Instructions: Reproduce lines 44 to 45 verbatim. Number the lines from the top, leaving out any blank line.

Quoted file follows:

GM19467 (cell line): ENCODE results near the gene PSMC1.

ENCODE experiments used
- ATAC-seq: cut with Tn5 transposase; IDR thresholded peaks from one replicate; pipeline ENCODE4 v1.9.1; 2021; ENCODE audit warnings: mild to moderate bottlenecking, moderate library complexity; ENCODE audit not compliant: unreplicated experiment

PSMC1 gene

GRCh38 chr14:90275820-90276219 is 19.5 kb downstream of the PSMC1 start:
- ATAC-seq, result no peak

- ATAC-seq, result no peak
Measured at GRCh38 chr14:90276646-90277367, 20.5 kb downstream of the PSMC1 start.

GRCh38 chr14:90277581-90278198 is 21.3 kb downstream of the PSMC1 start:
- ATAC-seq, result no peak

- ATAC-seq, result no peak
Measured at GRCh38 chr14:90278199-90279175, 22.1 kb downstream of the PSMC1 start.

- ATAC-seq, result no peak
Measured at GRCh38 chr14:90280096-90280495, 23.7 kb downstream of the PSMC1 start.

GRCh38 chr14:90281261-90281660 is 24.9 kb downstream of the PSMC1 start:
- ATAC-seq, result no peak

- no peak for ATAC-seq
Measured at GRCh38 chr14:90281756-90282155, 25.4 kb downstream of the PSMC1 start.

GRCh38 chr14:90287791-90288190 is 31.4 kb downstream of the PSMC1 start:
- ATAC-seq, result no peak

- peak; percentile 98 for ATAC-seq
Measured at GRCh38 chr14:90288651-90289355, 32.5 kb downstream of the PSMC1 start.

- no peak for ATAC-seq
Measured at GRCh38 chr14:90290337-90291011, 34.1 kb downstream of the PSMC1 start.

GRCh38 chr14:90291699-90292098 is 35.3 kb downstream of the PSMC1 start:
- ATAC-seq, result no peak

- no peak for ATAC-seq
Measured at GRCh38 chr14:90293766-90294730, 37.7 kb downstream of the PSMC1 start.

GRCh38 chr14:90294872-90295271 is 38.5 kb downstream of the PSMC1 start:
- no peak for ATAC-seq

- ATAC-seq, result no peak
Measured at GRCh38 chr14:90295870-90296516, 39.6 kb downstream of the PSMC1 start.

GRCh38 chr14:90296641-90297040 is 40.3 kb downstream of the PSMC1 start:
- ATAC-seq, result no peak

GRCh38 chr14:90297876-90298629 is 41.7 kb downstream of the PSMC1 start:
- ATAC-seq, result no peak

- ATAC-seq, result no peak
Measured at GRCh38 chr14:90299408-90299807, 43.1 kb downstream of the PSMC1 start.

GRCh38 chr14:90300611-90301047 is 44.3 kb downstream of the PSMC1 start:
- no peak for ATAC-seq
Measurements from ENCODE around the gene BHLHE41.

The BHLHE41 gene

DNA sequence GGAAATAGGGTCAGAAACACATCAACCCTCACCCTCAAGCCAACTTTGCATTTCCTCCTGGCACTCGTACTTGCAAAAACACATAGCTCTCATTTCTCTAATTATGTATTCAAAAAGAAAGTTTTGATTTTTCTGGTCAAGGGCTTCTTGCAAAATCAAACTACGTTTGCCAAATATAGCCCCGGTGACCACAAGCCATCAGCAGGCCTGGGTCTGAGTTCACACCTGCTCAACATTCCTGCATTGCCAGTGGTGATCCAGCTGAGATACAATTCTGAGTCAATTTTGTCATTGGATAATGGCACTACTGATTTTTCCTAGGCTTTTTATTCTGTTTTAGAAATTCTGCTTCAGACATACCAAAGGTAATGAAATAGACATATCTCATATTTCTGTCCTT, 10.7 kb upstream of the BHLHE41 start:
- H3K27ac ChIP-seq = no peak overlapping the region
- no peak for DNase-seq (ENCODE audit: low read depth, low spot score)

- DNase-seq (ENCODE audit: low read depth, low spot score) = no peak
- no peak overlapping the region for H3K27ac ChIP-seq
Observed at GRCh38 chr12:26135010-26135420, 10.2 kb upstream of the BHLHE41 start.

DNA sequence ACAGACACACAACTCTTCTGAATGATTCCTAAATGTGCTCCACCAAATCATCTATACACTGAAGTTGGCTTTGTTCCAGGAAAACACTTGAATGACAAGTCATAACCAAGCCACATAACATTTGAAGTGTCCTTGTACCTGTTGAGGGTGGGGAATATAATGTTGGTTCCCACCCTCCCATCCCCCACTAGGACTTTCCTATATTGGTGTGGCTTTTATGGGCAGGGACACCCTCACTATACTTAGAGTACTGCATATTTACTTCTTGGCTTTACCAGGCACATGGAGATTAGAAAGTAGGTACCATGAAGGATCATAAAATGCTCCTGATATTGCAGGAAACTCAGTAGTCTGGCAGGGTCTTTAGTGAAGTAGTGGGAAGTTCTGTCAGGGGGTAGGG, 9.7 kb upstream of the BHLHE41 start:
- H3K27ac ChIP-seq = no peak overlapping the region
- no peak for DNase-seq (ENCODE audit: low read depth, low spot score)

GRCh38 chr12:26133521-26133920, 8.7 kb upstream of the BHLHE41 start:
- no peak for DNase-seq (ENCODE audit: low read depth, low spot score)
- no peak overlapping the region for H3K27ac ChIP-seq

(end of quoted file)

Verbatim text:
- H3K27ac ChIP-seq = no peak overlapping the region
- no peak for DNase-seq (ENCODE audit: low read depth, low spot score)